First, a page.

The Hold: Or, Charleston USA (A Poem for the Emanuel 9)

J. Kameron Carter with a poetic commentary on the Charleston tragedy

 

The Hold, or, Charleston USA

(A Poem for the Emanuel 9)

there’s ludic limbo in the hold, the limbo’ed limbering of a form of life that though held up —

disembarked in dispossession: a slave market’s violent unrest

shot at the mother church: amniotic leakage of oceanic waters

spattered blood in bible study: charleston’s (no, the USA is) an auction block;

a flag’s half-staffed melancholic salute: the weary, weary postracial blues

denmark (vesey, i mean) is another country: ante-american feeling from a churchical underground

branded with a “religious tattoo,” somewhere it was said: the cross & the lynching tree

 — is nevertheless and primordially un/held.

       (black) life can’t be killed.

 

behold the hold, be (a) hold; behold the held, be(ing)held up in holding onto

no.thingliness, while held in gentrified state holds. un/held life: seizures against the

state, release of what’s uncapturable and only asymptotically approachable; un/held

life: the light of darkness, illuminations of black interiority; un/held life: a

paratheological project, maybe it’s the projects; un/held life: slain (in the spirit)

because the deregulated spirituality of extra-ceremonial life was refused. we refuse

the refusal. dylann tried to slay it but though wounded it can’t be slain.

 

be.hold, held up in the hold, which is to say, suspended or upheld in un/held life: “held,”

that is, “but not had, there but not to be had,” sang the “new night choir,”

phonographic diaspora of flesh, motoring on in deregulated wandering from

town to town from charleston to baltimore and back. time travelers of an other

time. off beat tempo out of step with state time un/held in a phonographic hold,

held up in the négritude church. dis/believers sangin’, folks be chantin’ in

“churchical girth.” the “almost-there” crew head tossed-back in slow motion

instasy ecstatically balancing im/balanced dancing in modal drift toward an

other world at the end of time where time done timed out and so begins what

Césaire was talking about, “the only thing worth beginning: the end of the world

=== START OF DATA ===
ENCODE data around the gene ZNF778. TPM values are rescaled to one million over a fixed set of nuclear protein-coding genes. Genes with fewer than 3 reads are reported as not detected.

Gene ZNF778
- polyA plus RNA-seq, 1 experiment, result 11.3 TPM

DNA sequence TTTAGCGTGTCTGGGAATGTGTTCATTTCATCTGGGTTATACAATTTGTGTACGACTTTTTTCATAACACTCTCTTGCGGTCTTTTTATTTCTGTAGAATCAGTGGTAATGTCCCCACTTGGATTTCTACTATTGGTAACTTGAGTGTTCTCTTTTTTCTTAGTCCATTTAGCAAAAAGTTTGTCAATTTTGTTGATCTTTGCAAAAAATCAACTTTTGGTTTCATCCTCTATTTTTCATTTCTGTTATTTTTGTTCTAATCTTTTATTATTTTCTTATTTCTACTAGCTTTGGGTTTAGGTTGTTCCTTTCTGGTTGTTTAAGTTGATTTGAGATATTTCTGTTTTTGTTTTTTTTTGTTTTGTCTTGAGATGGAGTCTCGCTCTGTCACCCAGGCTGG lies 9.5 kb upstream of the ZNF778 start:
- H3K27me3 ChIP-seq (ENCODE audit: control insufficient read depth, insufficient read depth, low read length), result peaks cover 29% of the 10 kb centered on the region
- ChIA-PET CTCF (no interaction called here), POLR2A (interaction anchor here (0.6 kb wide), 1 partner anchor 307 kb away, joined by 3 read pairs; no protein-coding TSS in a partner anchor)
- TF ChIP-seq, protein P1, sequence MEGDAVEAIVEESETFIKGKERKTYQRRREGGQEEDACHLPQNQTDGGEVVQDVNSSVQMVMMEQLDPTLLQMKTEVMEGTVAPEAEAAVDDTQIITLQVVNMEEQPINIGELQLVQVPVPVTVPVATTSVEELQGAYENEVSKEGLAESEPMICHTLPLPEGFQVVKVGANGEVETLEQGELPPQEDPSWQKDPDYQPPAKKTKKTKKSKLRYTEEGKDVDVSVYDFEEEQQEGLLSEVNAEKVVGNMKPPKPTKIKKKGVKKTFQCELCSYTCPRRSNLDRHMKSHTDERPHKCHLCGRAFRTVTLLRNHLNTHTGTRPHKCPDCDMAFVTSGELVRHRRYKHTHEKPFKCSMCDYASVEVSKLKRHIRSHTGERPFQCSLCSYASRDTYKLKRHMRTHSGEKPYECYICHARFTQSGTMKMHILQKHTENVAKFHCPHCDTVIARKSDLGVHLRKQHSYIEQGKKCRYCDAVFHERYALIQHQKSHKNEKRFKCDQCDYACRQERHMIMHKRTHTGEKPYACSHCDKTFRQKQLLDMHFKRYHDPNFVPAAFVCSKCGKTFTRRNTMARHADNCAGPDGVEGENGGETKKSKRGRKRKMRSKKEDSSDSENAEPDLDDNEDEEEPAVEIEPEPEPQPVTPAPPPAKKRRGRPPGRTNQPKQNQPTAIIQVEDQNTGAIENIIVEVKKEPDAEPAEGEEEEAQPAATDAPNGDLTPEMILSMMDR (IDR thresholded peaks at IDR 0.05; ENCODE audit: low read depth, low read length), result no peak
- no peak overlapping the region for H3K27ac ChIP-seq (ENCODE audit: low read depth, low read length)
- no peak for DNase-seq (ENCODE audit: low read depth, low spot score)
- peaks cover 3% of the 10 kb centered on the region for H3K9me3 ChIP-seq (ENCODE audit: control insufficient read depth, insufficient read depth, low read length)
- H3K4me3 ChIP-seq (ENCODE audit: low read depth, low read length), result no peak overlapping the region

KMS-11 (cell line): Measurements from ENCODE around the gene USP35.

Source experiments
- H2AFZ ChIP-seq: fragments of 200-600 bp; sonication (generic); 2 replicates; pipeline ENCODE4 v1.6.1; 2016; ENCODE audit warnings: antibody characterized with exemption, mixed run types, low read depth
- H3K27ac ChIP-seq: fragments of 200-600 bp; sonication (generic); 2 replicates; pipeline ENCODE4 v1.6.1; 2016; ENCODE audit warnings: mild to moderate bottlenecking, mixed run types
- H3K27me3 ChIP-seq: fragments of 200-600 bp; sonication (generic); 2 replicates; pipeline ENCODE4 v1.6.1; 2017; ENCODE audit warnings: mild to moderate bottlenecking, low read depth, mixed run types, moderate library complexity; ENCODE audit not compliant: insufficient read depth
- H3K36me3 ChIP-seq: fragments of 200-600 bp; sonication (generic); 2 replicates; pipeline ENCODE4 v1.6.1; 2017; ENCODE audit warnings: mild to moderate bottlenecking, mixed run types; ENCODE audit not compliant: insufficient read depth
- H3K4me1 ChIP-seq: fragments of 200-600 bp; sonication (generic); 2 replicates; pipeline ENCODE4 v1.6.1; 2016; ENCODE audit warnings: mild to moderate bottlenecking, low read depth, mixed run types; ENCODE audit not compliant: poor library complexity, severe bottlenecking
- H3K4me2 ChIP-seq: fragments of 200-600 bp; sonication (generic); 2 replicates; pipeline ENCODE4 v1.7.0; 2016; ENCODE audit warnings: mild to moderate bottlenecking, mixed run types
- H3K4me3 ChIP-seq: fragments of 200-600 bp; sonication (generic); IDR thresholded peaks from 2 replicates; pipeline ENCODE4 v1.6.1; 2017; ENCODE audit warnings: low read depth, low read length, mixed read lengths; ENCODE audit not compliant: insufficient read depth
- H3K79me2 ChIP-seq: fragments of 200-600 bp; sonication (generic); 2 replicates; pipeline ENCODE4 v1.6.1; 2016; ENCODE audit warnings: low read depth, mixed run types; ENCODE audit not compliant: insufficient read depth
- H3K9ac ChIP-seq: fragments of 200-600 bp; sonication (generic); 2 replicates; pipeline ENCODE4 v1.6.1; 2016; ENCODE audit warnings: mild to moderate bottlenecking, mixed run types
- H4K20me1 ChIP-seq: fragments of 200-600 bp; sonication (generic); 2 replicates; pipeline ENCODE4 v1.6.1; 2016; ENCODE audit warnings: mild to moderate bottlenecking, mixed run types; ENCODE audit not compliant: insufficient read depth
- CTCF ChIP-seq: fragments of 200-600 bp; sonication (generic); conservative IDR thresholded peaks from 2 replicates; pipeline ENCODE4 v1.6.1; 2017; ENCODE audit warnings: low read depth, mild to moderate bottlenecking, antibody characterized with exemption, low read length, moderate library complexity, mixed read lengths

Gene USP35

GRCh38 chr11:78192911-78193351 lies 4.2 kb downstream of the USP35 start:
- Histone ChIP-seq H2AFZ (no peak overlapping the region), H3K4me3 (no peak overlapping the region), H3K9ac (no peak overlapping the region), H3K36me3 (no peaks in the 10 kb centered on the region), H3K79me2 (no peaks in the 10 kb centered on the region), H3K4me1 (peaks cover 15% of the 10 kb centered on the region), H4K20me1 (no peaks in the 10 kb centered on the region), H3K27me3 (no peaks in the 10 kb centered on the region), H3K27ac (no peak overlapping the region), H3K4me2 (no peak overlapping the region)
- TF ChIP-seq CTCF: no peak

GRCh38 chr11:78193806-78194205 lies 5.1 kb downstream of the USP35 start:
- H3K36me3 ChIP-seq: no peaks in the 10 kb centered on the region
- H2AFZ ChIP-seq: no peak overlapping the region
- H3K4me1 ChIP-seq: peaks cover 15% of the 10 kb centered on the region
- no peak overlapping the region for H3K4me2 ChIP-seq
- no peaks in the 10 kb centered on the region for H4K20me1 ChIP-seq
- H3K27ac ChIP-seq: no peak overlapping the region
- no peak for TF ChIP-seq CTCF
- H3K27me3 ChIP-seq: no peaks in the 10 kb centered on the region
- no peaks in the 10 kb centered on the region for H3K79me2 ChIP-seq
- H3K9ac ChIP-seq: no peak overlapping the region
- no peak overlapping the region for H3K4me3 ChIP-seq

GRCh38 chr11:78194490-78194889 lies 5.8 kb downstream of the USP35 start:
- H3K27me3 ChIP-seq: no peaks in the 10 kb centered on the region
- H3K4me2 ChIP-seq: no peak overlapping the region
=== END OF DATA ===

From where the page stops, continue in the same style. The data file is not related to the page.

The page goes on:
of course.”

 

be.hold therefore of another sort. ante-hold, i call it. anterior embrace, interior unction,

posterior caress to propertied-holding. improper property’s unsignifiable,

untrespassable self-holding (“you took something from us” but it still has us, ethereal

blackness it is): non-proprietary hugging, the unbinding “bond of an abatement,” it

was said at the alter.nate. blue fasa’s semi-weeping, semi-singing, ready-dancing,

ludic-living the practice of an outside-in slipped inside-out, the outer inside of an

inner outside exceeding state holds and most especially the hold that that south

carolinian cyclops (“you rape our women and you’re taking over our country. you have to go

. . .”) tried to guard, the hold of racialized subjection. that’s what identity’s about in

the american tradition, which the governing because proper and normative citizen,

having property in itself to have property in things and over others, crystallizes. it’s

an american storm, but only because there’s first a congregational (in)surge(nce) of

un/wet tears from a mother’s womb.

 

be.hold of another sort, i tell ya’. liturgical ante-hold, held up in having but not owning

un/held life, (“we welcomed you with open arms into our bible study…”). ecumenical

blackness is ecumenical sharing, target of a drone attack, an other i-maginary, an

other i-conomy, an other icon-onomics, an other i-mage, an other i: the remythified